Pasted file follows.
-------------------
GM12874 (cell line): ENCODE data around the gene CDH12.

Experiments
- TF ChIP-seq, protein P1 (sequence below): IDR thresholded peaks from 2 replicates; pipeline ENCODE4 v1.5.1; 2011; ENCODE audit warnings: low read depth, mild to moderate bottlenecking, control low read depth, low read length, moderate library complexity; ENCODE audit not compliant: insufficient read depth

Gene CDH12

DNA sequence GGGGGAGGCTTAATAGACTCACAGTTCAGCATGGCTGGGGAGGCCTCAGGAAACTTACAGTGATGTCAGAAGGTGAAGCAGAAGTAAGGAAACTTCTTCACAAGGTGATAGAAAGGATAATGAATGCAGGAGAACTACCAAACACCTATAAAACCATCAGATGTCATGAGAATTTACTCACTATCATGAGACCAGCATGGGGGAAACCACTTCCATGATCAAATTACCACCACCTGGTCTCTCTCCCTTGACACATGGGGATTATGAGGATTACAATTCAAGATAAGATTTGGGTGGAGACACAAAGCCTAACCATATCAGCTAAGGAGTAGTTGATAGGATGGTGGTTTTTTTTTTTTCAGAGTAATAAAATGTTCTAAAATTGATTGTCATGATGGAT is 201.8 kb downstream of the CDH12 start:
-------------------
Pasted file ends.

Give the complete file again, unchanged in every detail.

GM12874 (cell line): ENCODE data around the gene CDH12.

Experiments
- TF ChIP-seq, protein P1 (sequence below): IDR thresholded peaks from 2 replicates; pipeline ENCODE4 v1.5.1; 2011; ENCODE audit warnings: low read depth, mild to moderate bottlenecking, control low read depth, low read length, moderate library complexity; ENCODE audit not compliant: insufficient read depth

Gene CDH12

DNA sequence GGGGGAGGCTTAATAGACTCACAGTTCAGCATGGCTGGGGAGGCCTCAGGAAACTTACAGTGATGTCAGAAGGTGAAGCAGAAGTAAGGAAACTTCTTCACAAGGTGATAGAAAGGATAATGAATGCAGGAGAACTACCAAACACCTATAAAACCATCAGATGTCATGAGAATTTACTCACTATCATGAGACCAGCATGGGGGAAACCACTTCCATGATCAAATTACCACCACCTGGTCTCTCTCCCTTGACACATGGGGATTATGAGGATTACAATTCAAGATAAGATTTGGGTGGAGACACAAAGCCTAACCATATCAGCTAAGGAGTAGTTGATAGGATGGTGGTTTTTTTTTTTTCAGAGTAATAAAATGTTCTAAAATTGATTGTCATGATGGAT is 201.8 kb downstream of the CDH12 start: